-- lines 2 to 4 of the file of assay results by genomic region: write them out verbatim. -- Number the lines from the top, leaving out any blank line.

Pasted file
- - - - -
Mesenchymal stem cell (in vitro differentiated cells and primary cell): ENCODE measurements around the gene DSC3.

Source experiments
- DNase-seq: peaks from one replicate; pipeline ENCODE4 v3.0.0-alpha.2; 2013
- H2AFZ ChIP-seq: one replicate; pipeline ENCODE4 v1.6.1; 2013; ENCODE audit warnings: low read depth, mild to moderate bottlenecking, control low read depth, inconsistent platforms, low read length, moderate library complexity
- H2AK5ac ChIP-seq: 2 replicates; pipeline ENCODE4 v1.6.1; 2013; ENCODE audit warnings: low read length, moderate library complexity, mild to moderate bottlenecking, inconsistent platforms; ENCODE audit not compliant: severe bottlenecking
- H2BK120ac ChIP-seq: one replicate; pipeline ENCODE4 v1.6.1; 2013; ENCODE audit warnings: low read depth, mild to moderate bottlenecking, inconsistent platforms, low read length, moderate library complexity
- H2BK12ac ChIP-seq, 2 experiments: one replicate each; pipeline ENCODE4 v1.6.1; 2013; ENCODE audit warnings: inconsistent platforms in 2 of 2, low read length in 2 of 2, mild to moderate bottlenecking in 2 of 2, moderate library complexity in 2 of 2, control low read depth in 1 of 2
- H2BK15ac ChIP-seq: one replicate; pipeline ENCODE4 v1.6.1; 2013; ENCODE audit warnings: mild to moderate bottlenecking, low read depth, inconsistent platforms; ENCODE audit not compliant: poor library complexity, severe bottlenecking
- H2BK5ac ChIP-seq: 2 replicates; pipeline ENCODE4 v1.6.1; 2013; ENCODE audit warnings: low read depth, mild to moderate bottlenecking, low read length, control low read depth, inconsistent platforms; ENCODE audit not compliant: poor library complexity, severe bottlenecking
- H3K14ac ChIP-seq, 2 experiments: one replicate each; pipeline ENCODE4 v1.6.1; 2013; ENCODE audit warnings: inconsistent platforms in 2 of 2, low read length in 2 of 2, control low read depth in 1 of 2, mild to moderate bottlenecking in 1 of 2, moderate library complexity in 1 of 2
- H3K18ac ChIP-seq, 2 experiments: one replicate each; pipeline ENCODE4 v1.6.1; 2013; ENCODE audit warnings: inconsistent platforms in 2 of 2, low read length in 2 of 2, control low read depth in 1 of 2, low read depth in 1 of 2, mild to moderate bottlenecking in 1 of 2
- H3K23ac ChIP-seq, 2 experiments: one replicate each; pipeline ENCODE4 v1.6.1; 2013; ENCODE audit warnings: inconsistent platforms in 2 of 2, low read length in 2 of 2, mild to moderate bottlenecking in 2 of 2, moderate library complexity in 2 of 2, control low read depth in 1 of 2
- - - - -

Source experiments
- DNase-seq: peaks from one replicate; pipeline ENCODE4 v3.0.0-alpha.2; 2013
- H2AFZ ChIP-seq: one replicate; pipeline ENCODE4 v1.6.1; 2013; ENCODE audit warnings: low read depth, mild to moderate bottlenecking, control low read depth, inconsistent platforms, low read length, moderate library complexity